Percentage problems can be tricky at times when you are careless.
Let's us look at one maths word problem related to it.
There are 3 persons, John, Mary and Jane.
John is richer than Mary by 10%, and Mary is richer than Jane by 20%.
Is John richer than Jane by (10 + 20)% = 30% ?
Most students, upon quick thinking, will acknowledge that 30% is the correct answer.
Is it so?
To verify the answer, let us assume that Jane has $1000.
As such, Mary will have (100+20)% of $1000 = 1.2 x $1000 = $1200.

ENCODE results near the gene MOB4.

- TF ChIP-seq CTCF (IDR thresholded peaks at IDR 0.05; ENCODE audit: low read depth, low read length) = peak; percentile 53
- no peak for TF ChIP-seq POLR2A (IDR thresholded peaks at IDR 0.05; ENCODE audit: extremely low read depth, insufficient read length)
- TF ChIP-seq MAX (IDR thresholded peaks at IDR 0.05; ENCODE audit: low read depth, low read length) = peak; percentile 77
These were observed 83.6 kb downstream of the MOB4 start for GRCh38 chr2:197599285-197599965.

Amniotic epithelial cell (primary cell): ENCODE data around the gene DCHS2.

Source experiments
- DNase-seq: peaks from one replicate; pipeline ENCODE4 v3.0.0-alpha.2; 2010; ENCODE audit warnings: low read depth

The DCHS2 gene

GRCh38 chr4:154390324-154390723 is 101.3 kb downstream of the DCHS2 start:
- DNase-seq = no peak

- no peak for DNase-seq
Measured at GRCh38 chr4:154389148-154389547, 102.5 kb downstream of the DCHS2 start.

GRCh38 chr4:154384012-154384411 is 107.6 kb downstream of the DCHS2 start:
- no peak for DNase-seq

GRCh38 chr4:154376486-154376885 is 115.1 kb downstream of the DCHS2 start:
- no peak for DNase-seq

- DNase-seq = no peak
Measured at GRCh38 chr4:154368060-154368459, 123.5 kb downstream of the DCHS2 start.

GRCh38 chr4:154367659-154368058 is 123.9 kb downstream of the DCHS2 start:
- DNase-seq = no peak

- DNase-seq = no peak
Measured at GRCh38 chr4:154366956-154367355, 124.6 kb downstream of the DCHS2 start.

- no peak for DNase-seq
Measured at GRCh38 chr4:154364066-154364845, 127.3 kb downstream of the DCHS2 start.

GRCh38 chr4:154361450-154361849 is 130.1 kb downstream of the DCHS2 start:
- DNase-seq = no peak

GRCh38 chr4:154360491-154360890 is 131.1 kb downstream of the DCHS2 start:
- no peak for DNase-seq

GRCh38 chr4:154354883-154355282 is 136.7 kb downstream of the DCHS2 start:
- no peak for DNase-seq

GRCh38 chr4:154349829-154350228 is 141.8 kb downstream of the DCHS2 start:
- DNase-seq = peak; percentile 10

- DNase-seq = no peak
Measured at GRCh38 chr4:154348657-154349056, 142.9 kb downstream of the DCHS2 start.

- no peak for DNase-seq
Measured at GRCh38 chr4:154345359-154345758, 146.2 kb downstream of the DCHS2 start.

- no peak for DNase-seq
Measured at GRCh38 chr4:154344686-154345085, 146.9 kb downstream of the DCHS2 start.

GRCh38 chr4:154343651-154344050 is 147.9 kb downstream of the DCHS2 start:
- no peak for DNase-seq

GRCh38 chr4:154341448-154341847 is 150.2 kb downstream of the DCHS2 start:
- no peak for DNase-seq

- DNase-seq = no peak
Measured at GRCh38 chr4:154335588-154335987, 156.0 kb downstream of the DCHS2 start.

John is then 1.1 x $1200 = $1320 richer than Jane ==> By 32%.
If 30% is correct, we should get 1.3 X $1000 = $1300.
The latter number (dollar) is not the same as the first worked out solution.
Mistake in understanding what is percentage:
To assume that John is 10% + 20% richer than Jane is incorrect.
This is due to the fact that percentage has to take a common reference for this to be correct.
In the word problem, the percentages of comparison are not to a common reference.
The first one is to Mary, while the next is to Jane.
These made the denominator of the ratio different.
Thus adding the percentage up is a mistake, and an easy one too!